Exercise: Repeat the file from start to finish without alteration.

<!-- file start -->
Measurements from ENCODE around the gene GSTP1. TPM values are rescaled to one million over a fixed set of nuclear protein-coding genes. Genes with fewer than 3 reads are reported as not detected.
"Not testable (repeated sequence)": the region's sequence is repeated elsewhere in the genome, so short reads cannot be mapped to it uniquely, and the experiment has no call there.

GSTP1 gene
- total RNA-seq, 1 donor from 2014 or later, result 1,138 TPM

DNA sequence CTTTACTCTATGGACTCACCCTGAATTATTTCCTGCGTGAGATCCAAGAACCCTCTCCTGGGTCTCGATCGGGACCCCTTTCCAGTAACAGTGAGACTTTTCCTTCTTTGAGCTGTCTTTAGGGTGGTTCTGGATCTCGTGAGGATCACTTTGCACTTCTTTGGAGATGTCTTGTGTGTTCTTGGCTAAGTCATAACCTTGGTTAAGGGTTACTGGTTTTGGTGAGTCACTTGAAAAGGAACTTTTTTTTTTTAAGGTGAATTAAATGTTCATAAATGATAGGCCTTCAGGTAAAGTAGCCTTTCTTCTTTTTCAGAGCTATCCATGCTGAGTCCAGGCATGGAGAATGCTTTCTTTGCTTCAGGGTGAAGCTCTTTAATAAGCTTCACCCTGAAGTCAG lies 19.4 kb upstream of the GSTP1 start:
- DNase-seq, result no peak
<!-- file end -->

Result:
Measurements from ENCODE around the gene GSTP1. TPM values are rescaled to one million over a fixed set of nuclear protein-coding genes. Genes with fewer than 3 reads are reported as not detected.
"Not testable (repeated sequence)": the region's sequence is repeated elsewhere in the genome, so short reads cannot be mapped to it uniquely, and the experiment has no call there.

GSTP1 gene
- total RNA-seq, 1 donor from 2014 or later, result 1,138 TPM

DNA sequence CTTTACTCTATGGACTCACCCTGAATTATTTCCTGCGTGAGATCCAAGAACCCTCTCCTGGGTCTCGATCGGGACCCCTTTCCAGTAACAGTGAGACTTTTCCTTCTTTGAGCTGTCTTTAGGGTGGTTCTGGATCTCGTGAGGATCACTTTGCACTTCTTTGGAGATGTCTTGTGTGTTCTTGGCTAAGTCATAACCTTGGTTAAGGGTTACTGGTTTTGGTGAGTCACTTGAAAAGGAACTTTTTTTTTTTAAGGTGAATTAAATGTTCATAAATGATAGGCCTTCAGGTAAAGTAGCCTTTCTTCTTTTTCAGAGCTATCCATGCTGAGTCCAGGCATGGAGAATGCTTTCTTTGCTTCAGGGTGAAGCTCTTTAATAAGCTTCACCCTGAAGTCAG lies 19.4 kb upstream of the GSTP1 start:
- DNase-seq, result no peak